Background: The biological basis of frailty has been difficult to establish owing to the lack of a standard definition, its complexity, and its frequent coexistence with illness.
Objective: To establish the biological correlates of frailty in the presence and absence of concurrent cardiovascular disease and diabetes mellitus.
Methods: Participants were 4735 community-dwelling adults 65 years and older. Frail, intermediate, and nonfrail subjects were identified by a validated screening tool and exclusion criteria. Bivariate relationships between frailty level and physiological measures were evaluated by Pearson chi2 tests for categorical variables and analysis of variance F tests for continuous variables. Multinomial logistic regression was performed to evaluate multivariable relationships between frailty status and physiological measures.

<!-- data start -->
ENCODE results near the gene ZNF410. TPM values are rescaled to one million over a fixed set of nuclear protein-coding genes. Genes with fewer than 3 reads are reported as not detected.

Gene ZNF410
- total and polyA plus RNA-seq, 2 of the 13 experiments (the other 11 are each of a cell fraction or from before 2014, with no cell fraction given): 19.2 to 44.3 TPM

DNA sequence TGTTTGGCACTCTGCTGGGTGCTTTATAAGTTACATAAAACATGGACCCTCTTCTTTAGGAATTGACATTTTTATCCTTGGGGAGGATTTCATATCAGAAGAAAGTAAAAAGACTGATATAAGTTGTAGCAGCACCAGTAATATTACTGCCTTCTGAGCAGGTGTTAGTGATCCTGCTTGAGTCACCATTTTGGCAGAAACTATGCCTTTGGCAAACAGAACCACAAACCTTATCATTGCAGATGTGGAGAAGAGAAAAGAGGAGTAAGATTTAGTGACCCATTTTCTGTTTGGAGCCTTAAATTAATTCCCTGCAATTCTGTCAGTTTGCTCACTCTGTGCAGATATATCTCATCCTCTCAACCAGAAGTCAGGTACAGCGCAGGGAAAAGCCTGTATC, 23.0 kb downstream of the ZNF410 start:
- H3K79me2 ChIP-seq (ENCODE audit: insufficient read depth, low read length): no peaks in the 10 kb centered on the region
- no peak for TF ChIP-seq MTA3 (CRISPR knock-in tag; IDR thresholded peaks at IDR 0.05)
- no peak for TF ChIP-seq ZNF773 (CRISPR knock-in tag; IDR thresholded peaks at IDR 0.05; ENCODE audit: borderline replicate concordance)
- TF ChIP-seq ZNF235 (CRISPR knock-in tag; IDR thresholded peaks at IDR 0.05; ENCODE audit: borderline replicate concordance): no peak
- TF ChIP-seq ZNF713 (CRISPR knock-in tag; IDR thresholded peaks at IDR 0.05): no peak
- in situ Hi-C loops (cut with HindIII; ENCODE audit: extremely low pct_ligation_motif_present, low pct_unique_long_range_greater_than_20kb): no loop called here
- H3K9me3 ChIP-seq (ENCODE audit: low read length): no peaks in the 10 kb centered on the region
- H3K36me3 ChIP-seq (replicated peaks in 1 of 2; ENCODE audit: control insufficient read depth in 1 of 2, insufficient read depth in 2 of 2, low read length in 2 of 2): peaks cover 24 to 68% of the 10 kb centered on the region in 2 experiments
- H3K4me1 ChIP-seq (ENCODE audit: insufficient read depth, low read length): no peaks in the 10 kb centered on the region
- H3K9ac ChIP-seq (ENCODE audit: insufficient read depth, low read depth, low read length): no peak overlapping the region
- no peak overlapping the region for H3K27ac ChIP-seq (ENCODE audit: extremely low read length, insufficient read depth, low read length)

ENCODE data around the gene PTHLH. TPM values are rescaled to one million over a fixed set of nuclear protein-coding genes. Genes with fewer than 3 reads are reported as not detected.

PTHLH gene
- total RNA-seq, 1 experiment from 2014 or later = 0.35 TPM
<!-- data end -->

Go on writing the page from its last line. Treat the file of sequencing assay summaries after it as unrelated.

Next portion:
Results: Of 4735 Cardiovascular Health Study participants, 299 (6.3%) were identified as frail, 2147 (45.3%) as intermediate, and 2289 (48.3%) as not frail. Frail vs nonfrail participants had increased mean +/- SD levels of C-reactive protein (5.5 +/- 9.8 vs 2.7 +/- 4.0 mg/L), factor VIII (13 790 +/- 4480 vs 11 860 +/- 3460 mg/dL), and, in a smaller subset, D dimer (647 +/- 1033 vs 224 +/- 258 ng/mL) (P< or =.001 for all, chi2 test for trend). These differences persisted when individuals with cardiovascular disease and diabetes were excluded and after adjustment for age, sex, and race.
Conclusions: These findings support the hypothesis that there is a specific physiological basis to the geriatric syndrome of frailty that is characterized in part by increased inflammation and elevated markers of blood clotting and that these physiological differences persist when those with diabetes and cardiovascular disease are excluded.